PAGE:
Shaping my adult life

( Merchan-Montes)

I turned 37 on Monday. As one of those numbers between 35 and 40, age 37 isn't usually seen as a significant or transformative birthday, but I think it is. This birthday begins the majority of my life as an adult. At age 36, I had spent equal amounts of time (18 years) in childhood and adulthood. Starting at age 37, I will have spent more years on this Earth as an adult than as a child, and that will be true for the rest of my life.

I’m not sure if this fact changes anything in my life or if it should. Should I stop loving ice cream and naps? Probably the former if I don't want to gain more weight. Should I stop worrying so much about how much I weigh, welcome, like Lucille Clifton, the expanse of grown woman-hips and say goodbye to tiny sundresses, tinier shorts and unrealistic expectations of women's bodies?

I don't have a spouse or children. I don't own a home. I don't yet have a full-time employer or a full-time freelance career. I can't call myself an entrepreneur, though I've tried and failed to be one in the past and have always thought I would return to it. Absent all those markers of adulthood for most other adults I know, it's hard to imagine what will mark me as distinctively adult for the rest of my life.

I do have gray hairs. I don't like this.

Though American society tends to frame full adulthood in terms of accomplishments and external physical changes, maturity — growth — happens emotionally, mentally and spiritually. I spend much of my writing time these days thinking about the mostly female Christian communities that shaped my spirituality in my early adulthood, so I've thought as I write this about what and who will shape my growth from this point forward. Contrary to the expected college experience, the views I developed in my early adult years were traditional, conservative, and gendered. They saw the title "Mrs." or "wife of …" as almost every single woman's desire and destiny, and marriage — always between a man and a woman — as the man's place to lead, under the leadership of Christ. There was great joy and safety in being in God's will but misery and separation from God and from his — always his — guaranteed promises if one were to step out of his will. And discerning that will, hearing the voice of God, was another source of stress altogether.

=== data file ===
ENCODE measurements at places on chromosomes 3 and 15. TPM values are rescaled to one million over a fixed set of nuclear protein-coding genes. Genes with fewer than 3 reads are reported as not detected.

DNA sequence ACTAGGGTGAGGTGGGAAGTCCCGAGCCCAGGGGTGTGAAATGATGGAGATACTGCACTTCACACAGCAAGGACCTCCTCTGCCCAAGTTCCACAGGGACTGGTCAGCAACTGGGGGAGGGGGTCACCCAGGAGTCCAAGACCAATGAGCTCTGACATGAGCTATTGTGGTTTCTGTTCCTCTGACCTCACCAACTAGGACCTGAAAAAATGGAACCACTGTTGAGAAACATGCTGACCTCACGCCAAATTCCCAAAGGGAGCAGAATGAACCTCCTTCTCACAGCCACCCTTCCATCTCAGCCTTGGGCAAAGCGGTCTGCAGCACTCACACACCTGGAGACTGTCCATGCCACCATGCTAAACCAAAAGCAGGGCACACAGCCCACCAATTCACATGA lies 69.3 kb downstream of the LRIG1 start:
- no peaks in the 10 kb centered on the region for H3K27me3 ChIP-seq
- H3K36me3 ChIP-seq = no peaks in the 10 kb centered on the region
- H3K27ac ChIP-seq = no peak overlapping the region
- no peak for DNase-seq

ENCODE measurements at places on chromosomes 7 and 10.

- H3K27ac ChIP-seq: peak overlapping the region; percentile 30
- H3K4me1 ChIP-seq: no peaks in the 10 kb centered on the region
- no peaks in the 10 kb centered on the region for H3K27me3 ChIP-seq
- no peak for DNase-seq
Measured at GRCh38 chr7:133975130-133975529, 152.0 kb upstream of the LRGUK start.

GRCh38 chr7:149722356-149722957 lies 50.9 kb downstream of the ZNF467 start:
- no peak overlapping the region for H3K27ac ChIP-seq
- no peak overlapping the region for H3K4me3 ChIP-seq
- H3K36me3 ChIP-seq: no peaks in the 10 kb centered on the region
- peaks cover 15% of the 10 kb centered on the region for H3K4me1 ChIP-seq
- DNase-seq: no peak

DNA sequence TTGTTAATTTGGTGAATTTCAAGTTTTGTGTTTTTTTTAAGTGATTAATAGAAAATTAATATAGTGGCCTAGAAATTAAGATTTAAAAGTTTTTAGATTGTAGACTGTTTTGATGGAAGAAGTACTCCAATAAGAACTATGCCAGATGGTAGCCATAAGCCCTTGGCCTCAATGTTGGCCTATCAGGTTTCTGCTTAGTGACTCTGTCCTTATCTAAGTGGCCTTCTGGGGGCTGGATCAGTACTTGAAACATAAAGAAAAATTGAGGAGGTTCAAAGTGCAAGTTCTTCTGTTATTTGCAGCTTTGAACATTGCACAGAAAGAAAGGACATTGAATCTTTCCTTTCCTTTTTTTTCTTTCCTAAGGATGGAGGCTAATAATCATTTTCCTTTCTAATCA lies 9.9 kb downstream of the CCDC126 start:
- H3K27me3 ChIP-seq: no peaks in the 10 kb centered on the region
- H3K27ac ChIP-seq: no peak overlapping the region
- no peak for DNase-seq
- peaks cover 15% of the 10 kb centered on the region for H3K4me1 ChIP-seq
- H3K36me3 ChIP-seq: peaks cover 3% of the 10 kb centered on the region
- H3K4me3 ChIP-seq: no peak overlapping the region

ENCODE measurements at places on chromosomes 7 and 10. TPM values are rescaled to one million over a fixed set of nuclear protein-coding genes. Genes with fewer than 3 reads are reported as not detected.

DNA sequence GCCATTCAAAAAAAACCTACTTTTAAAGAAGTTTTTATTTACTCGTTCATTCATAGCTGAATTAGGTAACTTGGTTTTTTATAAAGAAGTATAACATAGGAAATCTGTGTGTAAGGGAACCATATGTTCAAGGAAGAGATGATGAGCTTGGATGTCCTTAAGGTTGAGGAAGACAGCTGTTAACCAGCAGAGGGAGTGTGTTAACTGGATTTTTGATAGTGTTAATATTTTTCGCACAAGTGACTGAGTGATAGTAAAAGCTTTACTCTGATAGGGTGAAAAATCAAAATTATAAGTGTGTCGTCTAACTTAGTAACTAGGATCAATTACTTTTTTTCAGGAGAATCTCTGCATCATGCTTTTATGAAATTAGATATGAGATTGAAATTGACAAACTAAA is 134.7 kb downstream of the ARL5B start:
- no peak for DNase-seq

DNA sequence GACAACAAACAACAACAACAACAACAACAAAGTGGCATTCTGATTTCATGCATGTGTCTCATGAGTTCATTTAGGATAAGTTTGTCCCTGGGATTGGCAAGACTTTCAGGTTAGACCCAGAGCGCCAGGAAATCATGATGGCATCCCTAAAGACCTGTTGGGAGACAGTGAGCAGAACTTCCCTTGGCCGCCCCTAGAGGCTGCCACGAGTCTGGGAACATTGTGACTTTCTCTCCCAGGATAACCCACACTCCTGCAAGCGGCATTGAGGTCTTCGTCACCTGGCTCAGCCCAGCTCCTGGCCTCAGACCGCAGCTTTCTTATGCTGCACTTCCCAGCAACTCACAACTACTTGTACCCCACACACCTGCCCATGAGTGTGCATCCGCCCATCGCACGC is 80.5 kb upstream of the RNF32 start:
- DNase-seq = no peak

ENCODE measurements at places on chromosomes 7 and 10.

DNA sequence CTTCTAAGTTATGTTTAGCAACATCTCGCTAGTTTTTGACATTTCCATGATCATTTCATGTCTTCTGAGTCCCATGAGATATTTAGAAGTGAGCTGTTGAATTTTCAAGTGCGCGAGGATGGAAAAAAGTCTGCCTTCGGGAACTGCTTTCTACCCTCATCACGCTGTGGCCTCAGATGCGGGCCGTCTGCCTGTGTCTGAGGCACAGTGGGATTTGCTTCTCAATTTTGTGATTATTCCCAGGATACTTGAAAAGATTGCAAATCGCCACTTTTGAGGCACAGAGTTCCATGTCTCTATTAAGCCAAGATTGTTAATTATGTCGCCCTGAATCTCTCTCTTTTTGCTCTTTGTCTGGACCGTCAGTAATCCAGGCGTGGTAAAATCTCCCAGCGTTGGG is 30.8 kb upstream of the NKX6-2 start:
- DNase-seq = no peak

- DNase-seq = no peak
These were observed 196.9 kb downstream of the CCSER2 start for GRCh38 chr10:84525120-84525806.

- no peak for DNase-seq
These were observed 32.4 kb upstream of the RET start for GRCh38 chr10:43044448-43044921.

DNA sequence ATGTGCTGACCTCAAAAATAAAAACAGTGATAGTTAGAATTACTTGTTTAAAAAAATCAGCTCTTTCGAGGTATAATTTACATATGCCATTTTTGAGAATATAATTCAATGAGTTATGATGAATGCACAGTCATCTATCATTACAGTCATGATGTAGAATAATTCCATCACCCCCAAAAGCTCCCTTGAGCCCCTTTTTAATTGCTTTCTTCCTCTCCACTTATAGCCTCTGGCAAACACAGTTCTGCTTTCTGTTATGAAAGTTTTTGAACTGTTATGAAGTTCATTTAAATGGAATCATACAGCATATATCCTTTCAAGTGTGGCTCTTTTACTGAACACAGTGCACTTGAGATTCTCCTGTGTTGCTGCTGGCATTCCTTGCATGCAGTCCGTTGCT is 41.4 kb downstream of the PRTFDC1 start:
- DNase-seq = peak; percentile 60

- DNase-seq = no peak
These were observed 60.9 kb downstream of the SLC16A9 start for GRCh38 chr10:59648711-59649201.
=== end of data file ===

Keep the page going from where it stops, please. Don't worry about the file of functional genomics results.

I often frame my college years as confusing, stressful, immature or sad. They were all of that, but I think my Christian communities then had a purpose, too, and served it. They were a source of comfort, support and happiness when I was away from my family and in an environment that was hostile to women and black people. I'm not exaggerating when I say I don't think I could've survived my college years without my sisters in Christ.

As I enter my majority-adulthood life, I'm living in a nation that's never quite let go of its hostility towards women and people of color, especially black people. I believe some of the strength that I need to face the world, fight it, and survive it is still found in female friendships, but I'm looking for them outside of familiar circles. I'm not a regular churchgoer anymore since my Christianity has taken a dramatic turn to the left, and I don't think I could sit quietly by and agree if conservative views were espoused again like they were back when I was in college.

No one will replace my college squad, but at this point, my fantasy squad lies in the words and works of other women living and deceased: Lucille Clifton, Gwendolyn Brooks, Roxane Gay, Delores S. Williams, Issa Rae, Nikky Finney. (I just watched the movie "Girls Trip" recently, and I'm trying to think of someone crazy enough to cut a cheating husband with a broken wine bottle, because, as the character Dina points out in the movie, Jesus loves her, too. But I don't know any of my writing idols well enough to state that they would do that.) Though a relationship with God is personal, it is influenced by the communal, and for the rest of my long life as an adult, I'm looking forward to seeing with whom and how I grow in spirit.

[Mariam Williams is a Kentucky writer living in Philadelphia. She holds a Master of Fine Arts degree in creative writing and certificate in public history from Rutgers University-Camden. She is a contributor to the anthology Faithfully Feminist and blogs at Follow her on Twitter: @missmariamw.]

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